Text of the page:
posted on Jun, 19 2013 @ 02:21 PM
I think Ray is right. This is the inevitable future. Information will increase and we will eventually die out, transfer our minds to computers or become Cyborgs. This is because our biological bodies will not be able to handle the information overload.

posted on Jun, 19 2013 @ 02:54 PM
reply to post by cody599

Greg Bear touched on this in his The Way series of books.

Mind uploading in general has been mooted as a possibility for quite some time now and several predictions for when it may feasibly be possible have been and gone with no significant breakthrough looking imminent.

I think it's a fascinating possibility and having witnessed the advancements that have occurred in my lifetime I certainly wouldn't dismiss the idea outright, but I doubt i'll see it happen - not too sure if that's a good thing or a bad thing.

posted on Jun, 19 2013 @ 02:56 PM
Is this kind of stuff considered "mark of the beast"?

There's so much technology coming out that derives man from his natural creation.

posted on Jun, 19 2013 @ 03:25 PM
Wouldn't need more than an old 256kb flash drive for my mind.

posted on Jun, 19 2013 @ 04:14 PM
reply to post by winofiend

Good post but don't judge future AI's by today's standards. I'm sure Kurzweil is thinking about having enough processing power and sorage to simulate a human brain down to every sub atomic particle at useful speeds. Not what is considered an artificial neuron today but a generic physical simulation. This will include the entire electro-chemical system.

Then comes the much more difficult problem of copying the states of every brain cell etc to the simulated brain.

posted on Jun, 19 2013 @ 04:18 PM
How would you know the difference between being on a computer and real life? How do you know that isn't the case now?

posted on Jun, 19 2013 @ 04:24 PM
Isaac Asimov also wrote a brilliant short story that touched on this concept. I think it was called One Final Question. Anyone interested can find it online and it is a very short read.

One of my favorites.

posted on Jun, 19 2013 @ 04:39 PM
I wouldn't care so much to do the upload thing. I'd much rather do the download thing, like in Matrix. I like to know several languages, calculus, history of the world, sciences, medicine etc., all the educational stuff and all the encyclopedic info. That mixed with my unique perceptions would be killer.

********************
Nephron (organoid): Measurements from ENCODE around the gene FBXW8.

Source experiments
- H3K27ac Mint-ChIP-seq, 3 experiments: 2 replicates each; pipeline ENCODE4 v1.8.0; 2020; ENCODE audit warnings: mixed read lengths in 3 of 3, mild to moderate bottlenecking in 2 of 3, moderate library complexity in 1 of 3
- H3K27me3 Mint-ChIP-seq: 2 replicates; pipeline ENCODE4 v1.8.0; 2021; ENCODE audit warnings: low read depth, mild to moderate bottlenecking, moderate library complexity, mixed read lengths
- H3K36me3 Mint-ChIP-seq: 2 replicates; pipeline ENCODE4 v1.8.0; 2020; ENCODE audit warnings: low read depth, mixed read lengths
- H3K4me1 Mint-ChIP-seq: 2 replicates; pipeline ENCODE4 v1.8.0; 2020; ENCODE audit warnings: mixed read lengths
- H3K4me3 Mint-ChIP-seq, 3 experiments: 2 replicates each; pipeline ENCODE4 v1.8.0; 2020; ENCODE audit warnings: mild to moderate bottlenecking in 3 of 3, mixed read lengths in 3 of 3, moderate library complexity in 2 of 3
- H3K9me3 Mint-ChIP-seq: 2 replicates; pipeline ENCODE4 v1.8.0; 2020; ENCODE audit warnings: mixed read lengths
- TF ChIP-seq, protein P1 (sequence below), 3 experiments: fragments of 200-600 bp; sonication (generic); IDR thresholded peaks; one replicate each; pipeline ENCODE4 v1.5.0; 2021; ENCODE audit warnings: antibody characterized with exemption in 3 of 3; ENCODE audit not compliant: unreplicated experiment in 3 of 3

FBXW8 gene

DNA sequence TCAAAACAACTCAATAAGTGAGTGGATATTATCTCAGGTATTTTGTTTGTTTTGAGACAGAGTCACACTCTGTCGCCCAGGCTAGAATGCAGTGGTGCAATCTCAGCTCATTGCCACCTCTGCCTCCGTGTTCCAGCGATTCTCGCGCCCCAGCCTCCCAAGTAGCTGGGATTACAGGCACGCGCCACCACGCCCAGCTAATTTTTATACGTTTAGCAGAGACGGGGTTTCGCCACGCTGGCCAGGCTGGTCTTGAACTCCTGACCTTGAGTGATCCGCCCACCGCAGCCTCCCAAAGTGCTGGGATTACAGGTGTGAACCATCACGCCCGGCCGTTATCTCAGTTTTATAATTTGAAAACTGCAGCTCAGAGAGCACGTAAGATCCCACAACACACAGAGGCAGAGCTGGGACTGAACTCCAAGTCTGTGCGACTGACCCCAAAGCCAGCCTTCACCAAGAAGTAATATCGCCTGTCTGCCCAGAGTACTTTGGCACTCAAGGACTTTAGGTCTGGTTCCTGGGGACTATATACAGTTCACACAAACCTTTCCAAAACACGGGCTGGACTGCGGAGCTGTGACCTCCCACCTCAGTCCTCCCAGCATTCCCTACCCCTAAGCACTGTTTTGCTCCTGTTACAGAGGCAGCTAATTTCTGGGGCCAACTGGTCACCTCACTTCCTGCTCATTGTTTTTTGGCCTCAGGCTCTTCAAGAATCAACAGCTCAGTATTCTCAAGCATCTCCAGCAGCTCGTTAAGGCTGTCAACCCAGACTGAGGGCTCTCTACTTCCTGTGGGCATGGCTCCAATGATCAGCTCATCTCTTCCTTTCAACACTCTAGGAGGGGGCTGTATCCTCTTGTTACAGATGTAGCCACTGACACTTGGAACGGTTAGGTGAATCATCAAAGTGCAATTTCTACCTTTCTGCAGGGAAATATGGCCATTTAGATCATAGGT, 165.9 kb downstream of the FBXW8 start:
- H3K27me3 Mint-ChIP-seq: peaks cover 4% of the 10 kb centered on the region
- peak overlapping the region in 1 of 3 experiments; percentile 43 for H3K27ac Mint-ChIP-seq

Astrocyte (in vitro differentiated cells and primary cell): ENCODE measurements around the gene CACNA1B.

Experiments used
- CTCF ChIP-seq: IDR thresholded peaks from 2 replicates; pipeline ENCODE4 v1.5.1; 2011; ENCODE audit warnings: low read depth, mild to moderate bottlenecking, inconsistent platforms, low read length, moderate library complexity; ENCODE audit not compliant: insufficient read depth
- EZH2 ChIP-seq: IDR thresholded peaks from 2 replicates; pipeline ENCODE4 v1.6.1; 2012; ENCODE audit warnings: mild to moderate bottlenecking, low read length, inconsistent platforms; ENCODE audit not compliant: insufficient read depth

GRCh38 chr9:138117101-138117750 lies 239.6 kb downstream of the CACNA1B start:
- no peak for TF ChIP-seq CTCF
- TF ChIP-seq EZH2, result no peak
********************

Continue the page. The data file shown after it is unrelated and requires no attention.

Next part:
oops, spelling and grammer two

edit on 19-6-2013 by StoutBroux because: (no reason given)

posted on Jun, 19 2013 @ 04:55 PM
Oh great. they will have All your info then.
and they Will imprison you for your thoughts.
or just Re'Wright you!!!

and when you Down load!
who are you? have you been hack't
is it all Your brain.
what have the government added?

you could take over some one,
commit a crime then put their minds back.
how can the prove this did Not happen?

posted on Jun, 19 2013 @ 05:01 PM
reply to post by cody599

He just writes and says stuff people want to hear. In fact, he wants to hear it himself. But the reality is there's nothing to save you. You will die. Your body will get old. There're bad things that will happen and you cannot prevent them or avoid them. So what's the lesson? I think it's to cherish the moments you have and make them good because your time is short here.

How do you want people to remember you? That's a question we have to all ask. Because when we're dead there's no way to save face or to correct the path we're on.

Another thing is, even if he's right, I think there're consequences to the world he says we'll live in. I don't think that world will be anything like the one we live in. In fact, to even transition to that world will probably require a large scale war or plague or something. It won't transition smoothly. And then even if it does, it'll change everything that we use to define what a human is today. How're we going to delete the memories of people today so that people of tomorrow care not for the past? Will they be told that people in the past were disabled and unable to know what was good from bad?

30 years? Give me a break. Humanity will require thousands to make the changes he wants. And then that's even assuming it's possible. We can't change on a dime. Hence, for this to happen in a quicker time period, it might require the total extermination of modern day humans.
edit on 19-6-2013 by jonnywhite because: (no reason given)